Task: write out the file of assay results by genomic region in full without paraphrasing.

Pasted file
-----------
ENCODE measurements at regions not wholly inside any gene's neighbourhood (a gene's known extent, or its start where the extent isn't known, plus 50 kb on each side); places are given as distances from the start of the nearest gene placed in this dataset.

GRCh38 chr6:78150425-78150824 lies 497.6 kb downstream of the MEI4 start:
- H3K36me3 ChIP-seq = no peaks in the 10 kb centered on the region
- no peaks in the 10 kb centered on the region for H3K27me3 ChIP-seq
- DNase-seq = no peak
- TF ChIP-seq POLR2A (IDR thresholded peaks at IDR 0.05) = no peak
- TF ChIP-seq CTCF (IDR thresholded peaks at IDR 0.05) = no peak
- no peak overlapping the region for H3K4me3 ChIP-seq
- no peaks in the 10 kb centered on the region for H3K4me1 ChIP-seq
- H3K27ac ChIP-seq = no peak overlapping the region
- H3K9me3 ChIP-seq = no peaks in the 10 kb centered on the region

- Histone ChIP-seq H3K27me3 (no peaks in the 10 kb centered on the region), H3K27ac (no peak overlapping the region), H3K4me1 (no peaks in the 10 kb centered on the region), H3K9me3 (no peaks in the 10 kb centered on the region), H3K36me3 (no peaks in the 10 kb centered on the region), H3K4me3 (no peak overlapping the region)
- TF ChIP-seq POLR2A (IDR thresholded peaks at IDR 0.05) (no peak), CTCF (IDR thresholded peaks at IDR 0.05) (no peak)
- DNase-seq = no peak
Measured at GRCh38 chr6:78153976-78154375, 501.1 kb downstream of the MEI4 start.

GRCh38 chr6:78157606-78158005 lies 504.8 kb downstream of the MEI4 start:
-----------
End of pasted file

ENCODE measurements at regions not wholly inside any gene's neighbourhood (a gene's known extent, or its start where the extent isn't known, plus 50 kb on each side); places are given as distances from the start of the nearest gene placed in this dataset.

GRCh38 chr6:78150425-78150824 lies 497.6 kb downstream of the MEI4 start:
- H3K36me3 ChIP-seq = no peaks in the 10 kb centered on the region
- no peaks in the 10 kb centered on the region for H3K27me3 ChIP-seq
- DNase-seq = no peak
- TF ChIP-seq POLR2A (IDR thresholded peaks at IDR 0.05) = no peak
- TF ChIP-seq CTCF (IDR thresholded peaks at IDR 0.05) = no peak
- no peak overlapping the region for H3K4me3 ChIP-seq
- no peaks in the 10 kb centered on the region for H3K4me1 ChIP-seq
- H3K27ac ChIP-seq = no peak overlapping the region
- H3K9me3 ChIP-seq = no peaks in the 10 kb centered on the region

- Histone ChIP-seq H3K27me3 (no peaks in the 10 kb centered on the region), H3K27ac (no peak overlapping the region), H3K4me1 (no peaks in the 10 kb centered on the region), H3K9me3 (no peaks in the 10 kb centered on the region), H3K36me3 (no peaks in the 10 kb centered on the region), H3K4me3 (no peak overlapping the region)
- TF ChIP-seq POLR2A (IDR thresholded peaks at IDR 0.05) (no peak), CTCF (IDR thresholded peaks at IDR 0.05) (no peak)
- DNase-seq = no peak
Measured at GRCh38 chr6:78153976-78154375, 501.1 kb downstream of the MEI4 start.

GRCh38 chr6:78157606-78158005 lies 504.8 kb downstream of the MEI4 start: